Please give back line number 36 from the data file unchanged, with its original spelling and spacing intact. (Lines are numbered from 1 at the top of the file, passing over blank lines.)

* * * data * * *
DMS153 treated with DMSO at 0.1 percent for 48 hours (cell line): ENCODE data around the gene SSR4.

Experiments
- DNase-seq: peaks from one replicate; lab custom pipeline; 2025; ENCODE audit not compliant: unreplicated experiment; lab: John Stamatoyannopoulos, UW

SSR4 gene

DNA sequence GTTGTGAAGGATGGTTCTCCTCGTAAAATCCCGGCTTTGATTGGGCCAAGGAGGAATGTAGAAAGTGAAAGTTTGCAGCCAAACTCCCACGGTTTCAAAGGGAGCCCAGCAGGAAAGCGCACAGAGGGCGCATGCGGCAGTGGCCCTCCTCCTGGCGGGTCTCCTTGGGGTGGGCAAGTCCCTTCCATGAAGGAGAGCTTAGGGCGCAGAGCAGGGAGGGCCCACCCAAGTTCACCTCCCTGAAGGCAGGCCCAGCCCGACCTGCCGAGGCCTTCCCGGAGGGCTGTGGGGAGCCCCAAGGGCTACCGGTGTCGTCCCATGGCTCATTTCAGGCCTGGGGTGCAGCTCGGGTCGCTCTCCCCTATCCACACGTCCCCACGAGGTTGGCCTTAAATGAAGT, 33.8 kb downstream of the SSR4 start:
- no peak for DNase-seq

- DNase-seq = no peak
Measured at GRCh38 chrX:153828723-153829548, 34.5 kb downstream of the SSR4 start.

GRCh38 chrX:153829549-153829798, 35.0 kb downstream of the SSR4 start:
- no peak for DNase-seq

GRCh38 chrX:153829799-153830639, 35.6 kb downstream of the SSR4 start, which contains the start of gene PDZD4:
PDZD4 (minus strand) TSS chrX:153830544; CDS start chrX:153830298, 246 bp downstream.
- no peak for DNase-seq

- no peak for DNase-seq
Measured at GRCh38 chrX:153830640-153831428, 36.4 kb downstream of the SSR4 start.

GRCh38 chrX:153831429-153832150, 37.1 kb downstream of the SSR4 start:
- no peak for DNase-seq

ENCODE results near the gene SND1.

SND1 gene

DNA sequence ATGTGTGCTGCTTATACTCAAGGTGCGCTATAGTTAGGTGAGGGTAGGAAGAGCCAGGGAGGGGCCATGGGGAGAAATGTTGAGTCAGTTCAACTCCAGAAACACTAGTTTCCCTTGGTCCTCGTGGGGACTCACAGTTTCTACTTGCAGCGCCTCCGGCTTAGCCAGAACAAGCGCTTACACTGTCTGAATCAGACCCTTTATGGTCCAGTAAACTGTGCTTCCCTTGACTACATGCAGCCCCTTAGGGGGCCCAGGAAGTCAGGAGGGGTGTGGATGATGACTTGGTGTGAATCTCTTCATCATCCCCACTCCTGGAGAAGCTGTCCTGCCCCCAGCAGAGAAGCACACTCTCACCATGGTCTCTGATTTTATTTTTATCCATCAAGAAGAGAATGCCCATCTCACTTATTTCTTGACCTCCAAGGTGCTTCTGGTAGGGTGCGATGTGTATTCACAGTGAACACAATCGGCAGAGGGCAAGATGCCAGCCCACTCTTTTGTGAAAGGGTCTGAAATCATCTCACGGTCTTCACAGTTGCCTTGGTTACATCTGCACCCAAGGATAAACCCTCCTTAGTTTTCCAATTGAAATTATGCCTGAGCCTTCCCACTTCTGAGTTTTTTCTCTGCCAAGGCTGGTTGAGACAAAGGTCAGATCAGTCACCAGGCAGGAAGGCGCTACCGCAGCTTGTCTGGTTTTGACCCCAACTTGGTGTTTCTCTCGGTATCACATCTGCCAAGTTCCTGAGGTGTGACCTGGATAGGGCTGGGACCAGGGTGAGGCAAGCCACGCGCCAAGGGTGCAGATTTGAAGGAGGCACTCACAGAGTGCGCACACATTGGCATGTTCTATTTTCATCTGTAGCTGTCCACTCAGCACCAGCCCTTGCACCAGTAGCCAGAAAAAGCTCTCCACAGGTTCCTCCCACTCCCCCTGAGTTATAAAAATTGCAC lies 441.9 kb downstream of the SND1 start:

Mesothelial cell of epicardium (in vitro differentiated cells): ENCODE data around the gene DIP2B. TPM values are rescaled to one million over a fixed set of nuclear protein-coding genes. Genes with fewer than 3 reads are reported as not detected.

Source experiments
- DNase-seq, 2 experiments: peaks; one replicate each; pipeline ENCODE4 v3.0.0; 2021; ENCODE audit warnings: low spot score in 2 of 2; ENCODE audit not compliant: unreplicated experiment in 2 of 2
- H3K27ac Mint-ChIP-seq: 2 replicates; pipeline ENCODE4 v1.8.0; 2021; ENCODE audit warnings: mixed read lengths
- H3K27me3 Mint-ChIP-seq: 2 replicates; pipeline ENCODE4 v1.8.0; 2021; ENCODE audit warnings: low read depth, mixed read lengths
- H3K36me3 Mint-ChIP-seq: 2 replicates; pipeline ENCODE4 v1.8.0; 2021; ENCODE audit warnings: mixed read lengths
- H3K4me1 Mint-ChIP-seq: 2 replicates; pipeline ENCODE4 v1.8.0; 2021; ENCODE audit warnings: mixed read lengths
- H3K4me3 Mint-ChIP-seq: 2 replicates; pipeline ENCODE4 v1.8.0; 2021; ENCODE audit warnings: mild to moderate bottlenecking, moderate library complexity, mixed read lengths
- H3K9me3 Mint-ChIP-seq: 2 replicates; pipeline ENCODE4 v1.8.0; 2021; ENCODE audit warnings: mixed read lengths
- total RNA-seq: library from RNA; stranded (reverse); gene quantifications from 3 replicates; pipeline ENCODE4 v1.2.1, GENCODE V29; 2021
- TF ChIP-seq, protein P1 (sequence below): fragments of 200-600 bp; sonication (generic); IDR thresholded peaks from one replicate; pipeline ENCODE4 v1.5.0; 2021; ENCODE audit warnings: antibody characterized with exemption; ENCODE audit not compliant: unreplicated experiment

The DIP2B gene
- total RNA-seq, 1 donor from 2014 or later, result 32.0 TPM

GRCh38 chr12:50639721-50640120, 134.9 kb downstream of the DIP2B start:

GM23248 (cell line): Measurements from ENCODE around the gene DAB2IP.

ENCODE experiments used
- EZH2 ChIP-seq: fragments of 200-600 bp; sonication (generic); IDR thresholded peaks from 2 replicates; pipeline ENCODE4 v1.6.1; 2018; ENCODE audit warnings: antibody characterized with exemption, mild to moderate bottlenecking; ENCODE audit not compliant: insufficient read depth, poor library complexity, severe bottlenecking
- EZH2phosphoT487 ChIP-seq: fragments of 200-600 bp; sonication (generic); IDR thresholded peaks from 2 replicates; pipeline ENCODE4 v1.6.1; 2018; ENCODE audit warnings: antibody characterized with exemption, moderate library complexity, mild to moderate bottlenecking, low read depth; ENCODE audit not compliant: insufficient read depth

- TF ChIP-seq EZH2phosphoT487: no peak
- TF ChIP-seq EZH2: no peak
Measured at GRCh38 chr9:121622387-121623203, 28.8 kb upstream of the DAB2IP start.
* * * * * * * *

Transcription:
ENCODE experiments used